Today's Chronicle of Higher Education reports that the Humane Society of the United States has shifted the focus of its ongoing campaign to eliminate the use of animals in the nation's research institutions by encouraging smaller, teaching-based universities to sign pledges "not to subject any research animals to 'severe' unrelieved pain or distress."
So far, about a dozen have done so.
The Chronicle story by Jeffery Brainard includes the following quote:
"I said to myself, How could I not sign this and have a conscience?" says John
M. Carfora, director of sponsored research at Amherst. He said he hoped his
signature might influence researchers elsewhere to reflect anew on the necessity
of unrelieved pain in their laboratory animals.
With fewer than 1,700 students, the Amherst College research endeavor is probably not going to suffer much for Carfora's pledge. And that's precisely the point:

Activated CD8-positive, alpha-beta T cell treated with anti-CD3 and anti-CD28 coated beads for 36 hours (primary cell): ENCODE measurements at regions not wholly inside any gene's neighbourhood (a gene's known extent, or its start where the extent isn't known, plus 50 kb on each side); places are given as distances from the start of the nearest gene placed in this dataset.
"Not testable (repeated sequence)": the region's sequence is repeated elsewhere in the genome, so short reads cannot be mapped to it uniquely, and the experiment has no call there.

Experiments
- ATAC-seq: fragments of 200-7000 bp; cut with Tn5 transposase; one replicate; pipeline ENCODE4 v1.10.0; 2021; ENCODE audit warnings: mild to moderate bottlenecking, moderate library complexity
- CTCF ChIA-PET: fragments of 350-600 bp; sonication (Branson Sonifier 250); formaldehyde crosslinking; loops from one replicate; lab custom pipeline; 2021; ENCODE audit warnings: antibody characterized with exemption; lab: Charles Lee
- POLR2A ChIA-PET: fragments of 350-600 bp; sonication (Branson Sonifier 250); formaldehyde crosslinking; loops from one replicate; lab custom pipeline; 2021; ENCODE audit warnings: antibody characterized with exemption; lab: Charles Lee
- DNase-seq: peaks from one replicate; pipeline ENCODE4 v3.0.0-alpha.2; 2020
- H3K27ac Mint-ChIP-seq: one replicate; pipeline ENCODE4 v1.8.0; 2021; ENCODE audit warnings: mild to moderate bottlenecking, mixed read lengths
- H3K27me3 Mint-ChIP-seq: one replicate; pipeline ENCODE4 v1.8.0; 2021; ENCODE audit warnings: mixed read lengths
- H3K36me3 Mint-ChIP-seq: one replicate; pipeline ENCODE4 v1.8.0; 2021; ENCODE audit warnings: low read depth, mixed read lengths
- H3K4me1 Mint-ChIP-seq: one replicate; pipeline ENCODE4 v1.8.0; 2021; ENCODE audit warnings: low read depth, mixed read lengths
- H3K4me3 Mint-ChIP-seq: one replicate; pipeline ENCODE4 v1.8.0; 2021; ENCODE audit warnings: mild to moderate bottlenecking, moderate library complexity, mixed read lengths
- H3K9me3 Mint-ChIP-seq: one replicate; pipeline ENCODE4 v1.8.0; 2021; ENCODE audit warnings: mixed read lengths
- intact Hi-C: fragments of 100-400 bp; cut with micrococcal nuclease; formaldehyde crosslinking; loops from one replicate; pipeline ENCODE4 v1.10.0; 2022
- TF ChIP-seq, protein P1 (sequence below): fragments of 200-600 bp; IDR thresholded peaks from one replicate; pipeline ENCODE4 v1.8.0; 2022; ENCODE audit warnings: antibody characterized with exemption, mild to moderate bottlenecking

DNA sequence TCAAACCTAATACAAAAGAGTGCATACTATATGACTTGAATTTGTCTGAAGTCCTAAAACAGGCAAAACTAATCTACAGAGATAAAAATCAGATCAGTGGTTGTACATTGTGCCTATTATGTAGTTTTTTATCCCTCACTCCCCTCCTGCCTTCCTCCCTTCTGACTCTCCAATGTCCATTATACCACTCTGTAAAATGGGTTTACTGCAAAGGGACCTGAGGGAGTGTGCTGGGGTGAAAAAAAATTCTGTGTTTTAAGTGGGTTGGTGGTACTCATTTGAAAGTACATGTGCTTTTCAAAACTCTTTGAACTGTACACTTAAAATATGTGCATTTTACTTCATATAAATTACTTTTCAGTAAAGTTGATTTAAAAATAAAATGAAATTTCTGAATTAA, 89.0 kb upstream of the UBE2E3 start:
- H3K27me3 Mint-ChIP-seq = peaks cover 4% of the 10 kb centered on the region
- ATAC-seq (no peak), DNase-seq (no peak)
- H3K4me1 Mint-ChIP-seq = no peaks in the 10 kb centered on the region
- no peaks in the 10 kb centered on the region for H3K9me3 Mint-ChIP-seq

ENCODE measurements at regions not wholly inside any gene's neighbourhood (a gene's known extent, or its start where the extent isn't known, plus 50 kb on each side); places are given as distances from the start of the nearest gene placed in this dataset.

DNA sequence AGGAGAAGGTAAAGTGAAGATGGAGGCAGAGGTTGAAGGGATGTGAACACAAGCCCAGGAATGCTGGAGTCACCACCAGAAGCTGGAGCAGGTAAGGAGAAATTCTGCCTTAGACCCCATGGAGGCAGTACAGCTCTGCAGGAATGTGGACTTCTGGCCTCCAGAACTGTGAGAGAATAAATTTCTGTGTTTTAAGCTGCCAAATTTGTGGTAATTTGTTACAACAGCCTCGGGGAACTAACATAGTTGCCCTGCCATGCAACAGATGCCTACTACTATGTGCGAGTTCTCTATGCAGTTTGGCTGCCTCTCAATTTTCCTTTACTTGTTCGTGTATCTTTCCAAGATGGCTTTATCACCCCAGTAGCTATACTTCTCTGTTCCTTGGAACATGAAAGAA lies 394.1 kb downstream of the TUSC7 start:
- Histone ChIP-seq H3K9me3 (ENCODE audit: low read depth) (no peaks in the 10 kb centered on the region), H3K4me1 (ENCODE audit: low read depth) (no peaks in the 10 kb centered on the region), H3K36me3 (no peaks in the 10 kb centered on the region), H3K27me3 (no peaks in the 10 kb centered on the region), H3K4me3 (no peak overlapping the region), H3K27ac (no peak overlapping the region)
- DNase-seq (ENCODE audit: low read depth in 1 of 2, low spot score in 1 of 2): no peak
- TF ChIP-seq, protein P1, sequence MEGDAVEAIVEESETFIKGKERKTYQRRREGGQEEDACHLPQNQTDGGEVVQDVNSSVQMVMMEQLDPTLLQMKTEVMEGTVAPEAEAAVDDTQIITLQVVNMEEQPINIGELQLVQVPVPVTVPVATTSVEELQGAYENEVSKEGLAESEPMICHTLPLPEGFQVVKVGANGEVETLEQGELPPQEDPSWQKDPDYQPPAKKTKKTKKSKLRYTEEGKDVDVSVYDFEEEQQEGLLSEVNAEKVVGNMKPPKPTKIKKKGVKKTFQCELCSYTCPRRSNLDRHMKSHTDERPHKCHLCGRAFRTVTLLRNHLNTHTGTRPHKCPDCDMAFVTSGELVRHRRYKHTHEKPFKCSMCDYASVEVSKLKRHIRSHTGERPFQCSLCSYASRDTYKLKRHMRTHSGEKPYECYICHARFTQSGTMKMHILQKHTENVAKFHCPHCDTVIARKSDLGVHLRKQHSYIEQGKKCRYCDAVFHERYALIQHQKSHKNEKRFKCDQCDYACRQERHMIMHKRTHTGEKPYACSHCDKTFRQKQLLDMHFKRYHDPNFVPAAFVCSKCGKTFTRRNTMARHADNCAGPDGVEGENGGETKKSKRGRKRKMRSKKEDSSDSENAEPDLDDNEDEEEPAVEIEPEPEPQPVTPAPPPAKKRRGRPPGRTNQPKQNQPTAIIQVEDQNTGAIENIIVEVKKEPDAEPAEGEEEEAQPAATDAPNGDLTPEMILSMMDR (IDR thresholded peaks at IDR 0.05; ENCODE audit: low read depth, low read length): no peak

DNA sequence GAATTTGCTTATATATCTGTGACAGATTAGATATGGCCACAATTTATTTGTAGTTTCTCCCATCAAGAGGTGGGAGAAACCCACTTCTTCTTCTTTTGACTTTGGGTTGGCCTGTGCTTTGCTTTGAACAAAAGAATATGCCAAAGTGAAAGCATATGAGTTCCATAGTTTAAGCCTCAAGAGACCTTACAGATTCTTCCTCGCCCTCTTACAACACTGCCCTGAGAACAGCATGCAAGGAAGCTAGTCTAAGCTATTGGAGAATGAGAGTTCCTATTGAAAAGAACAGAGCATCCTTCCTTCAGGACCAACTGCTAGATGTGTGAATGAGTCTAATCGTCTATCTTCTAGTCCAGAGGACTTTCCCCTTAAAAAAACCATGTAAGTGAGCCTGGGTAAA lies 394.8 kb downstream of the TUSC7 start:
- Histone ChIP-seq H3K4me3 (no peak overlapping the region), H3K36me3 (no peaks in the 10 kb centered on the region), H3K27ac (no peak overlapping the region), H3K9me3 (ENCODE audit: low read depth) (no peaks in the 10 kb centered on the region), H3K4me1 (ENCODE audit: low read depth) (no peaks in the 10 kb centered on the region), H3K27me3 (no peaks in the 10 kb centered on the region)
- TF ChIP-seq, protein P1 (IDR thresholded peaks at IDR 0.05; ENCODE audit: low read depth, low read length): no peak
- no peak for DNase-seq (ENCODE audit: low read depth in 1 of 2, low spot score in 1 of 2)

"...that is just what the advocacy group is counting on: a wave of no-fuss pledge signings that will put pressure on larger universities, which do conduct animal research, to follow suit."
"It's a place to start," says Kathleen M. Conlee, director of program management for animal-research issues at the group. "We will, over time, go up the ladder to those institutions in a different category."
Fair warning. Of course, HSUS and other groups have tried to reach that higher category before and been deterred. Turns out the major research institutions don't like being slandered or firebombed and rather quickly circle the wagons against these tactics.
This new approach, however, building a small-time 'coalition of the willing' with sweet talk and reasonable-sounding pledges, should fool no one. HSUS is still on its game: Extortion.
"The [HSUS pledge] attempts to strike a collegial approach—for example, the society offers to discuss with signatory institutions any instances of noncompliance it learns about and not to publicize them. That's a different approach from the picketing and vandalism that more-extreme activist groups have carried on at the University of California at Los Angeles and other campuses in a bid to end all animal testing (The Chronicle, April 18)."
In other words, "You sign our pledge and we'll look the other way when you break it. No smear campaigns, we promise. No harassment. No unfortunate accidents. But refuse to sign the pledge, and, well, who knows what might happen?"